Administrator Val Dolcini was unable to attend the rally as previously planned due to an illness in his family. Greg Diephouse, Deputy Administrator for Farm Operations, traveled in his place and reported on FSA happenings in D.C. and across the nation. He made 4 specific points about challenges that FSA is currently facing. First, Mr. Diephouse commented on the great job our county offices are doing providing customer service with limited resources. Just in the last few months, FSA has serviced over 1.8 million farms. In addition to the number of farms serviced, there are several other clients that our county offices service by providing information that may not be collected through our various programs software. The 2014 Farm Bill contained law that we are to provide/offer a Receipt for Service to all clients. The first phase of RFS has been initiated as we already know. RFS will demonstrate a more accurate number of the clients we service on a day to day basis in addition to the program numbers we already have. The clients could be requesting information about NRCS, RD, Farm Loans, Tennessee Department of Agriculture or UT Extension. It was stressed over and over by not only Mr. Diephouse, but also NASCOE leadership, the importance of RFS. As most of you may have seen by now, there has been a report generated showing how many RFS’s have been completed by each county office. This will continue to be observed even more closely as a new workload model is to be established. The new workload model is to be completed by September 2015 and then reviewed by a third party with recommendations submitted by the following September according to Mr. Diephouse.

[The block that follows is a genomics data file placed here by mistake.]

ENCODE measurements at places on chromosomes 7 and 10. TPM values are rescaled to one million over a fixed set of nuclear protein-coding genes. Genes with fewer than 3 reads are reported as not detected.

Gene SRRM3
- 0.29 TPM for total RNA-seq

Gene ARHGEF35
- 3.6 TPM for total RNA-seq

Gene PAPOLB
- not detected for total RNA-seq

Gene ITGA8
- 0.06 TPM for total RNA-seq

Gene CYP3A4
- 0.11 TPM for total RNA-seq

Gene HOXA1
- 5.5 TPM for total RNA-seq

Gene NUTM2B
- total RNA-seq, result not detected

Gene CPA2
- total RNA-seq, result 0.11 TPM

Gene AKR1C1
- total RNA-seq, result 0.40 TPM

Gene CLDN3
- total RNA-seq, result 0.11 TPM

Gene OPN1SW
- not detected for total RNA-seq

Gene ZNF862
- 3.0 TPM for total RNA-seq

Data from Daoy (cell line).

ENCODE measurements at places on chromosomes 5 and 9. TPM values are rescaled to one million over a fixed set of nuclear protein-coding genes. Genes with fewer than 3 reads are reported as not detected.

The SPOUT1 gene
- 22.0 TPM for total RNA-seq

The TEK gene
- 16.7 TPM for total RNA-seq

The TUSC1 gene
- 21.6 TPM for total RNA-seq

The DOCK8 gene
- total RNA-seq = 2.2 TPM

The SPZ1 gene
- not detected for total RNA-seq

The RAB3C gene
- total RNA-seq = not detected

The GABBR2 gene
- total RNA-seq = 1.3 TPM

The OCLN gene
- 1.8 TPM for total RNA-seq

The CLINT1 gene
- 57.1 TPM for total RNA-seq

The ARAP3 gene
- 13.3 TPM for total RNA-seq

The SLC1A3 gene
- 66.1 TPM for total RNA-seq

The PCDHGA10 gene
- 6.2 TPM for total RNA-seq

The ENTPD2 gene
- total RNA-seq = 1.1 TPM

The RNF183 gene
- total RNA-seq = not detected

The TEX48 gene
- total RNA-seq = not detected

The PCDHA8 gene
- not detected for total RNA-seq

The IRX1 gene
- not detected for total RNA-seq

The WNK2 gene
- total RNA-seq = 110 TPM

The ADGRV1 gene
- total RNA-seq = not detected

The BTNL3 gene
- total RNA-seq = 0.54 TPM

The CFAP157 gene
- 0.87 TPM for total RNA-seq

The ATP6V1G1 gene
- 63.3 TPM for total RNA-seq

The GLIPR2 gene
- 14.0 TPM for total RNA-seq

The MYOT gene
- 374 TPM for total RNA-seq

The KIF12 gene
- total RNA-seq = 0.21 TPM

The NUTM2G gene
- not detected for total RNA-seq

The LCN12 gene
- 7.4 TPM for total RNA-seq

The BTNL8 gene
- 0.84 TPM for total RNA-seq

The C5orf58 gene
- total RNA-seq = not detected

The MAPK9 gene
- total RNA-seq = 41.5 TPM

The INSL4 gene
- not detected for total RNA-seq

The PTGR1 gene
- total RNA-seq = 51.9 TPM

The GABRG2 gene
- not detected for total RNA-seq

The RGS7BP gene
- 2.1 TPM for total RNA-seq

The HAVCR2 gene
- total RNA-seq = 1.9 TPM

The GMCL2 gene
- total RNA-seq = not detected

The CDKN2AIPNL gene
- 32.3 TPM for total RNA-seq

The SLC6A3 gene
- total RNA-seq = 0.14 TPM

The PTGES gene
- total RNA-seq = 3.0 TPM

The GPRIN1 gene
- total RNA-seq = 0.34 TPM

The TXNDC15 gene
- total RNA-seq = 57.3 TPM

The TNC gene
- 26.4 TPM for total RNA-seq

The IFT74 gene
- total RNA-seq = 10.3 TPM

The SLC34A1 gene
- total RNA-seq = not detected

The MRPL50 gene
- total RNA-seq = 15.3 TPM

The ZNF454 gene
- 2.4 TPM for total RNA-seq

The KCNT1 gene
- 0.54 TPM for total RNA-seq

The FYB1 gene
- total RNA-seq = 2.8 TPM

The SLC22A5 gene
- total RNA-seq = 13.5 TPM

The second challenge facing FSA is employee morale. Since 2013 there has been a 5% cut in our ceiling. This can really have a negative effect on the employee morale. Thankfully, for 2015, cash awards and spot awards were brought back. COFs are receiving new computers and monitors. “Happy employee = Happy Customer”, stated Mr. Diephouse. The third challenge he mentioned was Workforce Transition. He highly encouraged each state to have a succession plan in place. According to Mr. Diephouse, a state can advertise and fill positions above their current ceiling as long as they are back to their ceiling by the end of the first quarter of fiscal year 2016. This is a tool that we may need to be taking advantage of here in Tennessee. The fourth and final challenge facing FSA is Modernization/Mission. We need to be able to justify our staff. This may be providing extra resources, sending customers to the correct agency and ACRSI. As discussed previously, RFS can help FSA paint a better picture of what is going on in the COF. ACRSI is the Acreage Crop Reporting Streamline Initiative. This will give producers an opportunity to report their crops to the agency of their choice. FSA is the agency of records and NASCOE feels that when given a choice, producers will choose to report their crops to FSA as long as FSA has the resources.